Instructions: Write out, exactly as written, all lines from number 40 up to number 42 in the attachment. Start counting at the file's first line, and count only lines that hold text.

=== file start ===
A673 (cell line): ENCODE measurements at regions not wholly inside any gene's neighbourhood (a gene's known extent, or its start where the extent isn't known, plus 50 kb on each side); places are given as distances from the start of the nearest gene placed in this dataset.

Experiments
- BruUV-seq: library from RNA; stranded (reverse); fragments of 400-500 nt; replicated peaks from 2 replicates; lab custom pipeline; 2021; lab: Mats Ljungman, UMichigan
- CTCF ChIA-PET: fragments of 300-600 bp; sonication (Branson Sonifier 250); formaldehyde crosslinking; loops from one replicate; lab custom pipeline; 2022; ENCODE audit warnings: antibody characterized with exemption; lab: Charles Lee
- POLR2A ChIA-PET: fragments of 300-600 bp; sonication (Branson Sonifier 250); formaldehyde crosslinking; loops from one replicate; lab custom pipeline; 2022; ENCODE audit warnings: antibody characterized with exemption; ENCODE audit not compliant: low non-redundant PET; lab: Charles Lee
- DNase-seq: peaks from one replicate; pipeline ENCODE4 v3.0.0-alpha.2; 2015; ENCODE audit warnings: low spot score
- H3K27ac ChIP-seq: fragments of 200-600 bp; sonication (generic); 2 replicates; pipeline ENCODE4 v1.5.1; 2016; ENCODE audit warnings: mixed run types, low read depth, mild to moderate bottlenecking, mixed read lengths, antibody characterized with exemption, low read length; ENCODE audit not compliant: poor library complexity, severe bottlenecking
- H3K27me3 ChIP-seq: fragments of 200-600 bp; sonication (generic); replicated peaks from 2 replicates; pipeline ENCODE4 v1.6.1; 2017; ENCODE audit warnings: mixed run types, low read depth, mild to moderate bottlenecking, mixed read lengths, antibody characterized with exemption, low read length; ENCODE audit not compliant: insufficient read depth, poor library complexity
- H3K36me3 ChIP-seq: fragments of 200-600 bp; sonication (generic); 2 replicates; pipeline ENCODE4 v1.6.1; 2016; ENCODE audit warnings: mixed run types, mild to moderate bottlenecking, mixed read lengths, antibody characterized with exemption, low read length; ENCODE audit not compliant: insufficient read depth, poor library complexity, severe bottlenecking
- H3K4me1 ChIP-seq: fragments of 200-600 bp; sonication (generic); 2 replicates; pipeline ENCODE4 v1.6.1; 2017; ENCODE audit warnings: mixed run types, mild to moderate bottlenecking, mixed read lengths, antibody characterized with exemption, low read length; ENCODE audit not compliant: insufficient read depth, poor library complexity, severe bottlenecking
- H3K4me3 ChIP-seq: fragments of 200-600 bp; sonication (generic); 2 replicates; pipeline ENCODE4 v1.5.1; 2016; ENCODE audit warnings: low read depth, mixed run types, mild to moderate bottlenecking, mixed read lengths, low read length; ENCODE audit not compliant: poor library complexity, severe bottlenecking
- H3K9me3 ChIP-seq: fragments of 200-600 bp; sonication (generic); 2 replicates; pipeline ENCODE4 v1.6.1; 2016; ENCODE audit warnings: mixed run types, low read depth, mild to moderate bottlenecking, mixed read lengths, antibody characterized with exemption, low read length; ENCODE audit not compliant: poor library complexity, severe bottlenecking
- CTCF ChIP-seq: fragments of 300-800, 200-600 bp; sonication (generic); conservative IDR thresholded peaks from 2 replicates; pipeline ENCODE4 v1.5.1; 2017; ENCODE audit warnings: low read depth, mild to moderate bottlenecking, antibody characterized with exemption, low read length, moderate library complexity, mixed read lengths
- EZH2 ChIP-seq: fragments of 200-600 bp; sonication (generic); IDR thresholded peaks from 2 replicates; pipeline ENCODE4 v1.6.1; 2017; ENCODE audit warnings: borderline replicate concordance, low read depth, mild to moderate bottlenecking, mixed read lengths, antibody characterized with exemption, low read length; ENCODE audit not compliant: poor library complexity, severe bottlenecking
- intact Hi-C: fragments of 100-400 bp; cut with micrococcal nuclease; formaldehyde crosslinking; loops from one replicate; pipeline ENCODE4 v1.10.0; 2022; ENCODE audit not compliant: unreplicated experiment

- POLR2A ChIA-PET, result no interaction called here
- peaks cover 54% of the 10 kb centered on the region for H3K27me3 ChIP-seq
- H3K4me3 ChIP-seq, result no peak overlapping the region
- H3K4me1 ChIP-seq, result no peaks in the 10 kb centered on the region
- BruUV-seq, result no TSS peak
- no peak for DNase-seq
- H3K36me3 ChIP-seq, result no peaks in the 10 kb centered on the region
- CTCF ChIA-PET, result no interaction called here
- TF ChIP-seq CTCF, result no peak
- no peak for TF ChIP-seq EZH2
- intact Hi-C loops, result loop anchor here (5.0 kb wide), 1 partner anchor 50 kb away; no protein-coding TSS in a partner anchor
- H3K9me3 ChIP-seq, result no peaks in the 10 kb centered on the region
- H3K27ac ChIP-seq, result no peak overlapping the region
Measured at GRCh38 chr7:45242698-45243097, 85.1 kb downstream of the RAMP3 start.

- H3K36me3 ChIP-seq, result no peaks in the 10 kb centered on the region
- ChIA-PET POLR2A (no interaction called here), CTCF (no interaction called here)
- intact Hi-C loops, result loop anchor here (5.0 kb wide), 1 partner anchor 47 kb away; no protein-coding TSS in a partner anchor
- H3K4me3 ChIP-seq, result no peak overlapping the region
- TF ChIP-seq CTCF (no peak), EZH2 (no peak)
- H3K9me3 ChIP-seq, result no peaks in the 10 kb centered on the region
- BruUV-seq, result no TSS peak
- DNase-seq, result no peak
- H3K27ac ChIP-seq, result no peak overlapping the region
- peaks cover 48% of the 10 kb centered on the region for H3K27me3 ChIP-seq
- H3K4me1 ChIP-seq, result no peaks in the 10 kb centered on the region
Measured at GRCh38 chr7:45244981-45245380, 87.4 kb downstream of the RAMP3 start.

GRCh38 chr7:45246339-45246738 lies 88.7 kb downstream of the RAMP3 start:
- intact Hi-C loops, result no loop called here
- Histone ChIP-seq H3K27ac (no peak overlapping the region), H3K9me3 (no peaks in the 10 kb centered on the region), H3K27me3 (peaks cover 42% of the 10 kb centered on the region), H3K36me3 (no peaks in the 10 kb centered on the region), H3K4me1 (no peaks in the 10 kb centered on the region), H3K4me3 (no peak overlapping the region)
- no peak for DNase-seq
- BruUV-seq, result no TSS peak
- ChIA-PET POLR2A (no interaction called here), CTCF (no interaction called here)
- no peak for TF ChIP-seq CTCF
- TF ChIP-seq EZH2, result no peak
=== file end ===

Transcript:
- H3K4me1 ChIP-seq, result no peaks in the 10 kb centered on the region
Measured at GRCh38 chr7:45244981-45245380, 87.4 kb downstream of the RAMP3 start.

GRCh38 chr7:45246339-45246738 lies 88.7 kb downstream of the RAMP3 start: